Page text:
A white Mississippi sheriff was caught sending a racist text message to another white elected official, complaining that a Latino state legislator was “worse than a Black person.”
The text messages were uncovered after the Northeast Mississippi Daily Journal used a public records request to obtain Lee County Sheriff Jim Johnson’s August 2017 messages Phil Morgan, who serves as supervisor to the county’s District 1. The messages, made on county-owned phones, were about building a new jail and both Johnson and Morgan complained about the level of involvement of state Rep. Shane Aquirre.
“He’s worse than a Black person, you’re not going to please him,” Johnson said in the text message about Aquirre, according to the Daily Journal.
When reporters with The Daily Journal inquired about the message, Johnson reportedly told them he was “aggravated” at the time.
“I was aggravated at (Aquirre),” Johnson said. “There was probably no call for mentioning anything of race.”
When the paper probed further, asking Johnson “if he believes the racist idea that Black people are difficult to please,” Johnson reportedly responded, “I think when you play the race card, yes, it’s difficult to please some people.”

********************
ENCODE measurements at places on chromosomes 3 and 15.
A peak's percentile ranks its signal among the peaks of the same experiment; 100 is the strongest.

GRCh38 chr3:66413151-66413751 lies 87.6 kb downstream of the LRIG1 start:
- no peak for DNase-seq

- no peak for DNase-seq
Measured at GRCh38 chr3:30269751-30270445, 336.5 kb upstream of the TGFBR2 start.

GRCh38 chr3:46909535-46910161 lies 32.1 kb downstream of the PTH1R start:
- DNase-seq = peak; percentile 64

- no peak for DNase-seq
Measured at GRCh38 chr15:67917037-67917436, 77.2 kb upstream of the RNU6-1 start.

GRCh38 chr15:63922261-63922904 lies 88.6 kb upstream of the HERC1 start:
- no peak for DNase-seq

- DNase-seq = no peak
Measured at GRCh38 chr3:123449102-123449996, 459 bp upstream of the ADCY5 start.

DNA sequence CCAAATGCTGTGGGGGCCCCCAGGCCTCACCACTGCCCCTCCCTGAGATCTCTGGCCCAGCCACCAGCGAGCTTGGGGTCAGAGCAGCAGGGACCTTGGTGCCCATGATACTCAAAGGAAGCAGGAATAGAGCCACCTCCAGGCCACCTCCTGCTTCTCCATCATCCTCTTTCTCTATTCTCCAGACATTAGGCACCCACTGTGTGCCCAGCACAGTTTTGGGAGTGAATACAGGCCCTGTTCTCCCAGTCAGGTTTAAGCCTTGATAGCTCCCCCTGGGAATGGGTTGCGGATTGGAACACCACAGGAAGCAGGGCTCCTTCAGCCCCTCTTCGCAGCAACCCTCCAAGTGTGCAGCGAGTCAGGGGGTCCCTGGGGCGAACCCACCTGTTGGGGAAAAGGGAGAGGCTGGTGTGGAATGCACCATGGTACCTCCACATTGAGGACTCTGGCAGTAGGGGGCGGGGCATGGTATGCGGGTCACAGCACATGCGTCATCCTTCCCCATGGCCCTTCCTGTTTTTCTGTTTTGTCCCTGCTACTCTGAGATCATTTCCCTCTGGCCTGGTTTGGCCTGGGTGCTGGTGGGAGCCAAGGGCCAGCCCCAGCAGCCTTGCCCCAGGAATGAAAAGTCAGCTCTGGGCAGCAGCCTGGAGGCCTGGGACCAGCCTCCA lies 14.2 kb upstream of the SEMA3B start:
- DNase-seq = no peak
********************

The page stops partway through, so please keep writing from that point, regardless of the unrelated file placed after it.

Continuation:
But Johnson said he is not a racist. He told The Daily Journal that “God made us all the same. I don’t treat anybody any different.”
In a more recent exchange of text messages, obtained by The Daily Journal also through a public records request, Johnson gave kudos to another white Lee County supervisor, Republican Mike Smith, after he criticized Black elected leaders for starting caucus organizations. Smith also attempted to block Lee County’s only Black supervisor from attending at public expense.
Earlier this year, Johnson praised Smith’s efforts.
“Don’t give in,” Johnson wrote, according to The Daily Journal. “I support you.”
“Whatever you do, please don’t let them back you down. You owe them nothing,” Johnson added, according to The Daily Journal.
The “them” that Johnson is suspected to have been referring to are the Black legislators. Lee County is 30 percent Black, according to the latest census data.
Johnson, a Republican, was elected sheriff in 2004, and has served ever since. This November, he faces a Democratic challenger, Jermandy Jackson, in the general election.
Hopefully Jackson can garner up enough votes to beat Johnson. Judging by the racist texts, and his stereotypical beliefs, his time is up.